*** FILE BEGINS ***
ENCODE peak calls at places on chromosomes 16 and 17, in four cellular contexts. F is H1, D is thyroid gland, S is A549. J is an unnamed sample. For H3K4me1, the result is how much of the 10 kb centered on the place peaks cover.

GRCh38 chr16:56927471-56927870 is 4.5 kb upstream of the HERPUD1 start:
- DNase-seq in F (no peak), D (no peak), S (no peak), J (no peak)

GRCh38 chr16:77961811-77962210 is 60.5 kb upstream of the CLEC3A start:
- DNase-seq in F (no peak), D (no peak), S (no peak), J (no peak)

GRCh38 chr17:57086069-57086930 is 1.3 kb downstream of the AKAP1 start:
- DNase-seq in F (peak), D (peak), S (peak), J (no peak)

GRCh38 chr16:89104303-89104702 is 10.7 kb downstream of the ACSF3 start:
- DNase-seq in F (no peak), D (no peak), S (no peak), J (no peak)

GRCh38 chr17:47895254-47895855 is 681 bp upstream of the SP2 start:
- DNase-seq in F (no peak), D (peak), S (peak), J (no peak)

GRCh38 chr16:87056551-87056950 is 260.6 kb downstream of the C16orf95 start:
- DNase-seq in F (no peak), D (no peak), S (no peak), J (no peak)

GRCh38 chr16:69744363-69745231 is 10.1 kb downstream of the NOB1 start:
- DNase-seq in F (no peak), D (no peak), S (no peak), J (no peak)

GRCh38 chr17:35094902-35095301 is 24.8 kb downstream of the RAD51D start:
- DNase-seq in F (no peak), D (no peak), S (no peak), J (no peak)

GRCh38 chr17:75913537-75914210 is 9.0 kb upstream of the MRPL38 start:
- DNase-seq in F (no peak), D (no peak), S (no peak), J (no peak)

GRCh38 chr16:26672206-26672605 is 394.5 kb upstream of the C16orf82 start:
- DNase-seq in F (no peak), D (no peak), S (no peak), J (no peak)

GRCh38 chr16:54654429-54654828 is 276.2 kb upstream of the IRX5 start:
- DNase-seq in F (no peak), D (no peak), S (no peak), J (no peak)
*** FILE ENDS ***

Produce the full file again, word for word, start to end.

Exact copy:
ENCODE peak calls at places on chromosomes 16 and 17, in four cellular contexts. F is H1, D is thyroid gland, S is A549. J is an unnamed sample. For H3K4me1, the result is how much of the 10 kb centered on the place peaks cover.

GRCh38 chr16:56927471-56927870 is 4.5 kb upstream of the HERPUD1 start:
- DNase-seq in F (no peak), D (no peak), S (no peak), J (no peak)

GRCh38 chr16:77961811-77962210 is 60.5 kb upstream of the CLEC3A start:
- DNase-seq in F (no peak), D (no peak), S (no peak), J (no peak)

GRCh38 chr17:57086069-57086930 is 1.3 kb downstream of the AKAP1 start:
- DNase-seq in F (peak), D (peak), S (peak), J (no peak)

GRCh38 chr16:89104303-89104702 is 10.7 kb downstream of the ACSF3 start:
- DNase-seq in F (no peak), D (no peak), S (no peak), J (no peak)

GRCh38 chr17:47895254-47895855 is 681 bp upstream of the SP2 start:
- DNase-seq in F (no peak), D (peak), S (peak), J (no peak)

GRCh38 chr16:87056551-87056950 is 260.6 kb downstream of the C16orf95 start:
- DNase-seq in F (no peak), D (no peak), S (no peak), J (no peak)

GRCh38 chr16:69744363-69745231 is 10.1 kb downstream of the NOB1 start:
- DNase-seq in F (no peak), D (no peak), S (no peak), J (no peak)

GRCh38 chr17:35094902-35095301 is 24.8 kb downstream of the RAD51D start:
- DNase-seq in F (no peak), D (no peak), S (no peak), J (no peak)

GRCh38 chr17:75913537-75914210 is 9.0 kb upstream of the MRPL38 start:
- DNase-seq in F (no peak), D (no peak), S (no peak), J (no peak)

GRCh38 chr16:26672206-26672605 is 394.5 kb upstream of the C16orf82 start:
- DNase-seq in F (no peak), D (no peak), S (no peak), J (no peak)

GRCh38 chr16:54654429-54654828 is 276.2 kb upstream of the IRX5 start:
- DNase-seq in F (no peak), D (no peak), S (no peak), J (no peak)